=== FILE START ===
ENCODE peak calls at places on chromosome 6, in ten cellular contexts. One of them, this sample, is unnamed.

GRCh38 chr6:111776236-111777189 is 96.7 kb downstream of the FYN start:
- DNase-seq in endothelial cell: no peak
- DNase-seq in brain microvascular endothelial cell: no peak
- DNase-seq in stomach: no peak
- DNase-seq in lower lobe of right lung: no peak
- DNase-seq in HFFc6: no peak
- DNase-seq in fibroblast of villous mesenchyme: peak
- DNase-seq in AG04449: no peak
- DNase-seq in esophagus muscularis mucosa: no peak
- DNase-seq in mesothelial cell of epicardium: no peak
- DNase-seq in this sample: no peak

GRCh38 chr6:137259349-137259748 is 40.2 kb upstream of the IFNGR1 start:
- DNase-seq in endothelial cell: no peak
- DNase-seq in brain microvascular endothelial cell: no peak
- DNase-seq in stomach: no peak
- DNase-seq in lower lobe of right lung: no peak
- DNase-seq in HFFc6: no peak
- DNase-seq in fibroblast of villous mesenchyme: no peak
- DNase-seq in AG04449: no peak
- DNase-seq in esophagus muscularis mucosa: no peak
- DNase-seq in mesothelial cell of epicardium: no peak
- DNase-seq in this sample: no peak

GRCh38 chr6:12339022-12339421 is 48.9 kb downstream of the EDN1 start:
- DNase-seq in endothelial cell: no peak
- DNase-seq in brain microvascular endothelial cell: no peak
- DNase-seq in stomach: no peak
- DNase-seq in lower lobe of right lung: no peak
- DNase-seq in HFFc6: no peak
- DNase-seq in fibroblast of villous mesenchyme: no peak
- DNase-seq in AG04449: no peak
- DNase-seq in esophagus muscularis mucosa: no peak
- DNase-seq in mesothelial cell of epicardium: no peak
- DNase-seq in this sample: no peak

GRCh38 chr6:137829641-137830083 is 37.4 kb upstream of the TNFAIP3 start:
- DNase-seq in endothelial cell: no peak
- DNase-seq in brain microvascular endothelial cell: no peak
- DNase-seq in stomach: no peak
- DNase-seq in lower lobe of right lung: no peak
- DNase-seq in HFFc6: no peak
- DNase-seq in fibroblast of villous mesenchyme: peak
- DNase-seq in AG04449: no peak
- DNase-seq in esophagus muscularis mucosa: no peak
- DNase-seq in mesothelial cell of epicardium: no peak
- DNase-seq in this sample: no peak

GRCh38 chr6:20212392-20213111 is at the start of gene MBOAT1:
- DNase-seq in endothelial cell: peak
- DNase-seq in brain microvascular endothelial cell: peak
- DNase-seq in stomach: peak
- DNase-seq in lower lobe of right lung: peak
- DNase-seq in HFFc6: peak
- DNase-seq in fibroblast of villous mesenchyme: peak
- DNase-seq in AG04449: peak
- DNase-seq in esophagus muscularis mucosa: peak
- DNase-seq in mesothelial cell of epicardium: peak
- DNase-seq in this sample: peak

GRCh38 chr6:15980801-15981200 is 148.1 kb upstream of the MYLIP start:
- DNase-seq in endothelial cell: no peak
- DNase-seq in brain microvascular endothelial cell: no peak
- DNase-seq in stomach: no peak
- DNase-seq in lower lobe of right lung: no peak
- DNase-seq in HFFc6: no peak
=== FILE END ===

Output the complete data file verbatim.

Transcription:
ENCODE peak calls at places on chromosome 6, in ten cellular contexts. One of them, this sample, is unnamed.

GRCh38 chr6:111776236-111777189 is 96.7 kb downstream of the FYN start:
- DNase-seq in endothelial cell: no peak
- DNase-seq in brain microvascular endothelial cell: no peak
- DNase-seq in stomach: no peak
- DNase-seq in lower lobe of right lung: no peak
- DNase-seq in HFFc6: no peak
- DNase-seq in fibroblast of villous mesenchyme: peak
- DNase-seq in AG04449: no peak
- DNase-seq in esophagus muscularis mucosa: no peak
- DNase-seq in mesothelial cell of epicardium: no peak
- DNase-seq in this sample: no peak

GRCh38 chr6:137259349-137259748 is 40.2 kb upstream of the IFNGR1 start:
- DNase-seq in endothelial cell: no peak
- DNase-seq in brain microvascular endothelial cell: no peak
- DNase-seq in stomach: no peak
- DNase-seq in lower lobe of right lung: no peak
- DNase-seq in HFFc6: no peak
- DNase-seq in fibroblast of villous mesenchyme: no peak
- DNase-seq in AG04449: no peak
- DNase-seq in esophagus muscularis mucosa: no peak
- DNase-seq in mesothelial cell of epicardium: no peak
- DNase-seq in this sample: no peak

GRCh38 chr6:12339022-12339421 is 48.9 kb downstream of the EDN1 start:
- DNase-seq in endothelial cell: no peak
- DNase-seq in brain microvascular endothelial cell: no peak
- DNase-seq in stomach: no peak
- DNase-seq in lower lobe of right lung: no peak
- DNase-seq in HFFc6: no peak
- DNase-seq in fibroblast of villous mesenchyme: no peak
- DNase-seq in AG04449: no peak
- DNase-seq in esophagus muscularis mucosa: no peak
- DNase-seq in mesothelial cell of epicardium: no peak
- DNase-seq in this sample: no peak

GRCh38 chr6:137829641-137830083 is 37.4 kb upstream of the TNFAIP3 start:
- DNase-seq in endothelial cell: no peak
- DNase-seq in brain microvascular endothelial cell: no peak
- DNase-seq in stomach: no peak
- DNase-seq in lower lobe of right lung: no peak
- DNase-seq in HFFc6: no peak
- DNase-seq in fibroblast of villous mesenchyme: peak
- DNase-seq in AG04449: no peak
- DNase-seq in esophagus muscularis mucosa: no peak
- DNase-seq in mesothelial cell of epicardium: no peak
- DNase-seq in this sample: no peak

GRCh38 chr6:20212392-20213111 is at the start of gene MBOAT1:
- DNase-seq in endothelial cell: peak
- DNase-seq in brain microvascular endothelial cell: peak
- DNase-seq in stomach: peak
- DNase-seq in lower lobe of right lung: peak
- DNase-seq in HFFc6: peak
- DNase-seq in fibroblast of villous mesenchyme: peak
- DNase-seq in AG04449: peak
- DNase-seq in esophagus muscularis mucosa: peak
- DNase-seq in mesothelial cell of epicardium: peak
- DNase-seq in this sample: peak

GRCh38 chr6:15980801-15981200 is 148.1 kb upstream of the MYLIP start:
- DNase-seq in endothelial cell: no peak
- DNase-seq in brain microvascular endothelial cell: no peak
- DNase-seq in stomach: no peak
- DNase-seq in lower lobe of right lung: no peak
- DNase-seq in HFFc6: no peak